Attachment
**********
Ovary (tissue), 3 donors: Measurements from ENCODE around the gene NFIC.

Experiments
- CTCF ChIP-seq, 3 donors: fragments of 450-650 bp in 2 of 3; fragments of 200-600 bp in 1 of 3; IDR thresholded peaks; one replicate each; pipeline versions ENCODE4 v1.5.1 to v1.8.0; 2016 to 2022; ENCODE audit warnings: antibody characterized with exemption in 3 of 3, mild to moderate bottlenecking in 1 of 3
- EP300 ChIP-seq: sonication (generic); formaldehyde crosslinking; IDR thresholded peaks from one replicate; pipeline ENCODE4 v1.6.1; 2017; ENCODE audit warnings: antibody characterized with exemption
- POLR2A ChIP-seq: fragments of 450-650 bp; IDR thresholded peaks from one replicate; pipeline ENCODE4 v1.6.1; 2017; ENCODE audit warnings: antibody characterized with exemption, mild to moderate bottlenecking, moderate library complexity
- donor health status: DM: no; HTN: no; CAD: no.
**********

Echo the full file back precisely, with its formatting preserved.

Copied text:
Ovary (tissue), 3 donors: Measurements from ENCODE around the gene NFIC.

Experiments
- CTCF ChIP-seq, 3 donors: fragments of 450-650 bp in 2 of 3; fragments of 200-600 bp in 1 of 3; IDR thresholded peaks; one replicate each; pipeline versions ENCODE4 v1.5.1 to v1.8.0; 2016 to 2022; ENCODE audit warnings: antibody characterized with exemption in 3 of 3, mild to moderate bottlenecking in 1 of 3
- EP300 ChIP-seq: sonication (generic); formaldehyde crosslinking; IDR thresholded peaks from one replicate; pipeline ENCODE4 v1.6.1; 2017; ENCODE audit warnings: antibody characterized with exemption
- POLR2A ChIP-seq: fragments of 450-650 bp; IDR thresholded peaks from one replicate; pipeline ENCODE4 v1.6.1; 2017; ENCODE audit warnings: antibody characterized with exemption, mild to moderate bottlenecking, moderate library complexity
- donor health status: DM: no; HTN: no; CAD: no.